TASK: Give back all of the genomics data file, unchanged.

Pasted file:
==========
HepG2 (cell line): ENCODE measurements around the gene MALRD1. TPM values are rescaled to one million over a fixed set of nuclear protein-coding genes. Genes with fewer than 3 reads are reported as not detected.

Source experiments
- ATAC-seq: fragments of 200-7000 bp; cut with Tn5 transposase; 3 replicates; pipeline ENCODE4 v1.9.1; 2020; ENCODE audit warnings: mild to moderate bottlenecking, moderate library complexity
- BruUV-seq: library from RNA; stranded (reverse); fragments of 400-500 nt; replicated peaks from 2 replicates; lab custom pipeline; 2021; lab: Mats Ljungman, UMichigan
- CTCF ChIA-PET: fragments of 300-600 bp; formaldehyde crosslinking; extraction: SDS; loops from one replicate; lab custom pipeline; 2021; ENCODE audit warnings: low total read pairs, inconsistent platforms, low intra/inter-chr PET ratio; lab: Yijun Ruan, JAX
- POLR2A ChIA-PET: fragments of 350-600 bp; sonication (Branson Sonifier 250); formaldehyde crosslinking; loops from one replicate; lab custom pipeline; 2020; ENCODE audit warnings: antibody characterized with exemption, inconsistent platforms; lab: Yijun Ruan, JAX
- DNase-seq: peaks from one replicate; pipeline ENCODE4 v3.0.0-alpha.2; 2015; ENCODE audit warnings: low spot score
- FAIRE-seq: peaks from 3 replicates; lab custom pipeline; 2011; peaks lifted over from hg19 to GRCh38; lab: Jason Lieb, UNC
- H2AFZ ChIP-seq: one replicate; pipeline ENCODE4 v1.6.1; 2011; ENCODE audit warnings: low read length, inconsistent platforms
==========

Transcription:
HepG2 (cell line): ENCODE measurements around the gene MALRD1. TPM values are rescaled to one million over a fixed set of nuclear protein-coding genes. Genes with fewer than 3 reads are reported as not detected.

Source experiments
- ATAC-seq: fragments of 200-7000 bp; cut with Tn5 transposase; 3 replicates; pipeline ENCODE4 v1.9.1; 2020; ENCODE audit warnings: mild to moderate bottlenecking, moderate library complexity
- BruUV-seq: library from RNA; stranded (reverse); fragments of 400-500 nt; replicated peaks from 2 replicates; lab custom pipeline; 2021; lab: Mats Ljungman, UMichigan
- CTCF ChIA-PET: fragments of 300-600 bp; formaldehyde crosslinking; extraction: SDS; loops from one replicate; lab custom pipeline; 2021; ENCODE audit warnings: low total read pairs, inconsistent platforms, low intra/inter-chr PET ratio; lab: Yijun Ruan, JAX
- POLR2A ChIA-PET: fragments of 350-600 bp; sonication (Branson Sonifier 250); formaldehyde crosslinking; loops from one replicate; lab custom pipeline; 2020; ENCODE audit warnings: antibody characterized with exemption, inconsistent platforms; lab: Yijun Ruan, JAX
- DNase-seq: peaks from one replicate; pipeline ENCODE4 v3.0.0-alpha.2; 2015; ENCODE audit warnings: low spot score
- FAIRE-seq: peaks from 3 replicates; lab custom pipeline; 2011; peaks lifted over from hg19 to GRCh38; lab: Jason Lieb, UNC
- H2AFZ ChIP-seq: one replicate; pipeline ENCODE4 v1.6.1; 2011; ENCODE audit warnings: low read length, inconsistent platforms